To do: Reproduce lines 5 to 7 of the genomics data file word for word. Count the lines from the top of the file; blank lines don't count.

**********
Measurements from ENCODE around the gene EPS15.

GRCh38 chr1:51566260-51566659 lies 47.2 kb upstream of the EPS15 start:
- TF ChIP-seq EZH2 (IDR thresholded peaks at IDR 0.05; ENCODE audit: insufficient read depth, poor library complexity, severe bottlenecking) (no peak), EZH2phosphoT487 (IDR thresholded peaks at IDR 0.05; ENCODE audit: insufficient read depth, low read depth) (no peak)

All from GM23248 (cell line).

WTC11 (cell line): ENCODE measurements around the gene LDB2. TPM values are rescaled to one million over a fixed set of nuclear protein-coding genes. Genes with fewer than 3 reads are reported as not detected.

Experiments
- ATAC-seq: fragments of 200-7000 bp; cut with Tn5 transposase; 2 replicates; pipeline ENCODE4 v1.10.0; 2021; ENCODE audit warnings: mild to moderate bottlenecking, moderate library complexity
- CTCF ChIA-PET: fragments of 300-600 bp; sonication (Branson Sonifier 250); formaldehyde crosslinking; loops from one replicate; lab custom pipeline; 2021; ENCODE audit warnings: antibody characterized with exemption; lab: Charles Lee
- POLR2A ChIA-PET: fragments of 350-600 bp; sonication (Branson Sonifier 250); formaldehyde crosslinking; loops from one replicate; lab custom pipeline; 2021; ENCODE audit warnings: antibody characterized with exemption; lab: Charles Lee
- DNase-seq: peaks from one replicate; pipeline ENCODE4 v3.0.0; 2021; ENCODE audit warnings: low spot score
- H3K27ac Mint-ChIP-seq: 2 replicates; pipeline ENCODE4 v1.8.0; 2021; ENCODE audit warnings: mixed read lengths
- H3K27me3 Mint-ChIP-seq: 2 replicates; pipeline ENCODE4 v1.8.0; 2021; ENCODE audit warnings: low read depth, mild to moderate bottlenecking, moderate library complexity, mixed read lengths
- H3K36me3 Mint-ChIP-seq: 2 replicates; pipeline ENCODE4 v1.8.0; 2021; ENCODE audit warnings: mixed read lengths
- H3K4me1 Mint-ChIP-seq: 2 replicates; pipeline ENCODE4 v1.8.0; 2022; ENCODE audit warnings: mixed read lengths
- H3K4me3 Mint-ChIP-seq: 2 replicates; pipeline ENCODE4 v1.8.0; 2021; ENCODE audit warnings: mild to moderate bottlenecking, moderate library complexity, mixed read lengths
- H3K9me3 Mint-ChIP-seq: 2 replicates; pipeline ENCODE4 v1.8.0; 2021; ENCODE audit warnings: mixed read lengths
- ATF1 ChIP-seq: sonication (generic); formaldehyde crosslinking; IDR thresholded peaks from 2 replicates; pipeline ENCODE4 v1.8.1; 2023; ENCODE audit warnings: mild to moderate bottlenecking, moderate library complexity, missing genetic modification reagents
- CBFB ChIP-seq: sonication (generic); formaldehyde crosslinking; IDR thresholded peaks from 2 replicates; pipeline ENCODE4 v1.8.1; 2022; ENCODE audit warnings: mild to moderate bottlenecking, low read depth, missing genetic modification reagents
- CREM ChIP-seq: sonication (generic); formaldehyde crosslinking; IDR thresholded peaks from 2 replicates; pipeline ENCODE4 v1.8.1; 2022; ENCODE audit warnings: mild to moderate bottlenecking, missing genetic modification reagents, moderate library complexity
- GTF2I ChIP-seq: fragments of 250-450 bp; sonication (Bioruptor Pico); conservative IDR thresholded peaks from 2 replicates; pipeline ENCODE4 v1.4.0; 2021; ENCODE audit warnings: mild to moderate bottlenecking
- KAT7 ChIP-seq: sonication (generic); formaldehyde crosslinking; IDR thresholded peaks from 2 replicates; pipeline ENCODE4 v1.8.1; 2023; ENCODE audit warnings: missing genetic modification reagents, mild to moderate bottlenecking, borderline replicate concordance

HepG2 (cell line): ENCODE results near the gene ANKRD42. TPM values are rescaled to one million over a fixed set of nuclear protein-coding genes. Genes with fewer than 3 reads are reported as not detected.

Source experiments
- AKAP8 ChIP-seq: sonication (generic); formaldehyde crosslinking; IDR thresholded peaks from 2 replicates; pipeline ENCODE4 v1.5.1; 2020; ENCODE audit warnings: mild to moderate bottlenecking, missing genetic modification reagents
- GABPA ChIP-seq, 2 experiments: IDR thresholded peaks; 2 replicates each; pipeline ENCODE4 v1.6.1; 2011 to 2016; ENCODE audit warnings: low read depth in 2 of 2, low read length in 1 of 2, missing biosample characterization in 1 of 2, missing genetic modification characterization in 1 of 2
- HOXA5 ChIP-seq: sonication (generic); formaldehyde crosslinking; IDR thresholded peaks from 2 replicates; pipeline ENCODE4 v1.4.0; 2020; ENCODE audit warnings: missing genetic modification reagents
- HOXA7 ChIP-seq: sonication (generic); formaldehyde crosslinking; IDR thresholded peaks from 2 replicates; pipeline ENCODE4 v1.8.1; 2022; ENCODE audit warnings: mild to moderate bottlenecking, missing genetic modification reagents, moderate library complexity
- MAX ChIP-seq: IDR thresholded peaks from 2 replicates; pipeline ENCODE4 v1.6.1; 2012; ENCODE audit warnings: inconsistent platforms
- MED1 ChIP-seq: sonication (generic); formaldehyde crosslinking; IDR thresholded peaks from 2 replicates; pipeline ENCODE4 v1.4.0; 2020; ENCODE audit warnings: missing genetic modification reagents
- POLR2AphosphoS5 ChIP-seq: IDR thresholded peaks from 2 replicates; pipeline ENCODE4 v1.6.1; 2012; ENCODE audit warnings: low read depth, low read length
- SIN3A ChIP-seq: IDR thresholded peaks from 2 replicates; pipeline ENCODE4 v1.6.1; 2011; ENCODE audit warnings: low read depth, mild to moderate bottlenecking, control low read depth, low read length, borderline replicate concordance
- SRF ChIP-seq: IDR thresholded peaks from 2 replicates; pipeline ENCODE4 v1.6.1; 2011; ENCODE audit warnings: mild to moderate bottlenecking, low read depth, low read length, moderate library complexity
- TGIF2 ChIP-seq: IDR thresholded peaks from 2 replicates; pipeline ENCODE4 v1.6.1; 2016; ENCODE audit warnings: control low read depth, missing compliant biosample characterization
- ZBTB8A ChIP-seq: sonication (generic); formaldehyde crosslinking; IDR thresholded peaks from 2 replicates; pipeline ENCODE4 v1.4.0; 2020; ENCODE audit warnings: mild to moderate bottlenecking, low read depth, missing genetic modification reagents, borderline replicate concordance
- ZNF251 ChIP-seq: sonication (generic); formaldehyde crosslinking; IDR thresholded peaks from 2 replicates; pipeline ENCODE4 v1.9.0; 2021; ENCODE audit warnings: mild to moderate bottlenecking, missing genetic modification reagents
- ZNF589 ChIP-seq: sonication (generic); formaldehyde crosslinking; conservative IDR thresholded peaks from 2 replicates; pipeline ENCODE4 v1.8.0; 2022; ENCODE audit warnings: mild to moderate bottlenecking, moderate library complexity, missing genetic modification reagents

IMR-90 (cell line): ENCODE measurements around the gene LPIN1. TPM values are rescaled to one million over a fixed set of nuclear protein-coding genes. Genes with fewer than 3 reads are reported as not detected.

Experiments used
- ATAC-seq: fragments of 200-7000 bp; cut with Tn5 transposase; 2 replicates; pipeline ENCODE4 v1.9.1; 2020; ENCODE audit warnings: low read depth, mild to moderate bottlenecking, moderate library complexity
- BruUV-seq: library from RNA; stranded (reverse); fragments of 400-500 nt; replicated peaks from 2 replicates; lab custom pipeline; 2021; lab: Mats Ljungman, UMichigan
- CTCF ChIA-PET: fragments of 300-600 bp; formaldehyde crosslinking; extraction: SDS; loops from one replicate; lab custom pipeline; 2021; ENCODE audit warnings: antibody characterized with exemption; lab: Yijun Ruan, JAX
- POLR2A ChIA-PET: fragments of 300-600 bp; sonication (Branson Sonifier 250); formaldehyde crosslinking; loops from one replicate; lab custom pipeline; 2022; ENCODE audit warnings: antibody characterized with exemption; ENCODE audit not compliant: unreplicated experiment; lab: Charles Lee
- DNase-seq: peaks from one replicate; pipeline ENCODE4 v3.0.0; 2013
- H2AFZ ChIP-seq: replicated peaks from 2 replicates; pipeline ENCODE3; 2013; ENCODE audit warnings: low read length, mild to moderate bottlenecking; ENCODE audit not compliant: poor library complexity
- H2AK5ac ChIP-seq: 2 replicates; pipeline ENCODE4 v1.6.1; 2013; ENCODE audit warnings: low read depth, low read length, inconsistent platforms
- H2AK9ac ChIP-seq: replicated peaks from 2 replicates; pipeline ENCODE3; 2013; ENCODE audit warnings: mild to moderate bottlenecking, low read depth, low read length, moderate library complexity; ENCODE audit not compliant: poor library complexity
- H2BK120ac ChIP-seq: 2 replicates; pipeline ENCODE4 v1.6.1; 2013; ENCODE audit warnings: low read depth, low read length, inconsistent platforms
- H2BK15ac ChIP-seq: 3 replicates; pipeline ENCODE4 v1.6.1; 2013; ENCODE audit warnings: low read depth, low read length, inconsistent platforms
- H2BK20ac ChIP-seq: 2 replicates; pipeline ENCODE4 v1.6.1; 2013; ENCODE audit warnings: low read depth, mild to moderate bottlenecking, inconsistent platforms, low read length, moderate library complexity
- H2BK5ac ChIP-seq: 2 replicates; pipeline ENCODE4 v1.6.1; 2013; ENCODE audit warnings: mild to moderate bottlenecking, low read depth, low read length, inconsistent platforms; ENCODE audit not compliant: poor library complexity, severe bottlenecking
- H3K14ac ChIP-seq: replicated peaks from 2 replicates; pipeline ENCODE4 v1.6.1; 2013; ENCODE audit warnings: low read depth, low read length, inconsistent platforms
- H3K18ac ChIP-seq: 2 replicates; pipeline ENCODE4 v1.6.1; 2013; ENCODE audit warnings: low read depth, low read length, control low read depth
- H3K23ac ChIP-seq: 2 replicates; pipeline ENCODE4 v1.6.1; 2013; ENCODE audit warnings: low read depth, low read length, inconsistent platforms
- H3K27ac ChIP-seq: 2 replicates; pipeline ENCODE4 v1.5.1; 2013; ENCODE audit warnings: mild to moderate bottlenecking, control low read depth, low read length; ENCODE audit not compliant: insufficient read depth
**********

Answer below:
WTC11 (cell line): ENCODE measurements around the gene LDB2. TPM values are rescaled to one million over a fixed set of nuclear protein-coding genes. Genes with fewer than 3 reads are reported as not detected.

Experiments
- ATAC-seq: fragments of 200-7000 bp; cut with Tn5 transposase; 2 replicates; pipeline ENCODE4 v1.10.0; 2021; ENCODE audit warnings: mild to moderate bottlenecking, moderate library complexity